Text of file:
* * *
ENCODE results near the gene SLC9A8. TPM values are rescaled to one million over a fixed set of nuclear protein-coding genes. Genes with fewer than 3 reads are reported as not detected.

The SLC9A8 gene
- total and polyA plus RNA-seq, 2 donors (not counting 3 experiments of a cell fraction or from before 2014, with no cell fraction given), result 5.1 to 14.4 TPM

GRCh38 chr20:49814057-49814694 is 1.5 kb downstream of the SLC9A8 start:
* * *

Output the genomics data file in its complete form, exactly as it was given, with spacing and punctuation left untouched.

ENCODE results near the gene SLC9A8. TPM values are rescaled to one million over a fixed set of nuclear protein-coding genes. Genes with fewer than 3 reads are reported as not detected.

The SLC9A8 gene
- total and polyA plus RNA-seq, 2 donors (not counting 3 experiments of a cell fraction or from before 2014, with no cell fraction given), result 5.1 to 14.4 TPM

GRCh38 chr20:49814057-49814694 is 1.5 kb downstream of the SLC9A8 start: